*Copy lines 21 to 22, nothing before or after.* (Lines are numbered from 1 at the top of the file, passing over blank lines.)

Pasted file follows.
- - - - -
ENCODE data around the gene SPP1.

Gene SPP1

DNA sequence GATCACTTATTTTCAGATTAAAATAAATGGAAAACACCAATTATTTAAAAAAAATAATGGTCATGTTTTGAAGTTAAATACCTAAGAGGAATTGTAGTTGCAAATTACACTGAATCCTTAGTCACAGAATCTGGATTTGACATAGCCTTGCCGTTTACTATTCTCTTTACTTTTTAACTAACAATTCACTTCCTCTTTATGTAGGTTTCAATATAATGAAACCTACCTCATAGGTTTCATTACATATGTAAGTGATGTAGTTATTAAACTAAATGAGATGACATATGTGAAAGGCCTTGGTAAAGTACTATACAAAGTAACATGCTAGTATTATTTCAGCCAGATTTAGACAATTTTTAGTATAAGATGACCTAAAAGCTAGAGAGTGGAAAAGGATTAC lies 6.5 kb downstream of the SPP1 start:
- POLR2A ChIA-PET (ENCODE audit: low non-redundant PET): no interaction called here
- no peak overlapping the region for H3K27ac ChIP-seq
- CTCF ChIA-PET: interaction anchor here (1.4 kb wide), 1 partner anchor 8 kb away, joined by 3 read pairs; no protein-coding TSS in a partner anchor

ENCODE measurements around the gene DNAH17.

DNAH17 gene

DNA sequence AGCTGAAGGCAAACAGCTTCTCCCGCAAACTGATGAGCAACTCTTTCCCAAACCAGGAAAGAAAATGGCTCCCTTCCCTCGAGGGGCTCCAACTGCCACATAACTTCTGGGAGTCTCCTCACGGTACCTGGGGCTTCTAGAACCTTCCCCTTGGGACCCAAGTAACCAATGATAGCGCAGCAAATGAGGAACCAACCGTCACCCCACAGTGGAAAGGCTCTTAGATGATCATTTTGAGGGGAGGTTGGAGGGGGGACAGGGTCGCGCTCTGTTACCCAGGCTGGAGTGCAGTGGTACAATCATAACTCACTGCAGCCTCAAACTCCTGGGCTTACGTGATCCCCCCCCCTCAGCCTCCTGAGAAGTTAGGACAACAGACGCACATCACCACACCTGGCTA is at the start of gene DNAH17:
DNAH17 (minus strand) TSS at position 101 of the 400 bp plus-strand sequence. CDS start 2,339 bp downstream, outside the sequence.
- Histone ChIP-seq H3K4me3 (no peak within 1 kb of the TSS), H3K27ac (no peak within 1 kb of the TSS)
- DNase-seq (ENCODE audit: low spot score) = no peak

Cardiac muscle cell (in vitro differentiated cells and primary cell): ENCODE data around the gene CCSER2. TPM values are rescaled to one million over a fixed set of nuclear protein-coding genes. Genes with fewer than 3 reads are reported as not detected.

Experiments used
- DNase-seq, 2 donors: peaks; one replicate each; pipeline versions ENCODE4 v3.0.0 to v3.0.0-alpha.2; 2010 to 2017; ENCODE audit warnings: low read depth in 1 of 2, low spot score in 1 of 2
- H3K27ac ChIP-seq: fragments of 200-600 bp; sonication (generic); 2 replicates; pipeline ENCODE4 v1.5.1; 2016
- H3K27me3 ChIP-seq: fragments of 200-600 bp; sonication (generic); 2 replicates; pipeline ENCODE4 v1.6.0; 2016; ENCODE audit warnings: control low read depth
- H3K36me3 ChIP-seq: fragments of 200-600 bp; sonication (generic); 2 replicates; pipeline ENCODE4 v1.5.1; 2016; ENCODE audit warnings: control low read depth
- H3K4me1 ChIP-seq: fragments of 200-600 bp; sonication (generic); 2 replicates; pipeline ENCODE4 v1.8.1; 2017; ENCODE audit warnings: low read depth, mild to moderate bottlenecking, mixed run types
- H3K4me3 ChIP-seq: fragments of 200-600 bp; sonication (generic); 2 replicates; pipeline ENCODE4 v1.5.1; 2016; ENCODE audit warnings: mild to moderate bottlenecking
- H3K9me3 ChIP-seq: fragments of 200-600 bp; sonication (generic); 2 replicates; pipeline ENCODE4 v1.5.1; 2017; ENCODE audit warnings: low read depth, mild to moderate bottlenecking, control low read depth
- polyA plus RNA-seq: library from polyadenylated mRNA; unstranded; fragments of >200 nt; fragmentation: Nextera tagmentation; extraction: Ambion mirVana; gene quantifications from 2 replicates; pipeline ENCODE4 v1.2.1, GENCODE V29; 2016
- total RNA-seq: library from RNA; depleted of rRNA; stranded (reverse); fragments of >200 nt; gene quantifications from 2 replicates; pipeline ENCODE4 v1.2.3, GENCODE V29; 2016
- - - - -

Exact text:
- H3K9me3 ChIP-seq: fragments of 200-600 bp; sonication (generic); 2 replicates; pipeline ENCODE4 v1.5.1; 2017; ENCODE audit warnings: low read depth, mild to moderate bottlenecking, control low read depth
- polyA plus RNA-seq: library from polyadenylated mRNA; unstranded; fragments of >200 nt; fragmentation: Nextera tagmentation; extraction: Ambion mirVana; gene quantifications from 2 replicates; pipeline ENCODE4 v1.2.1, GENCODE V29; 2016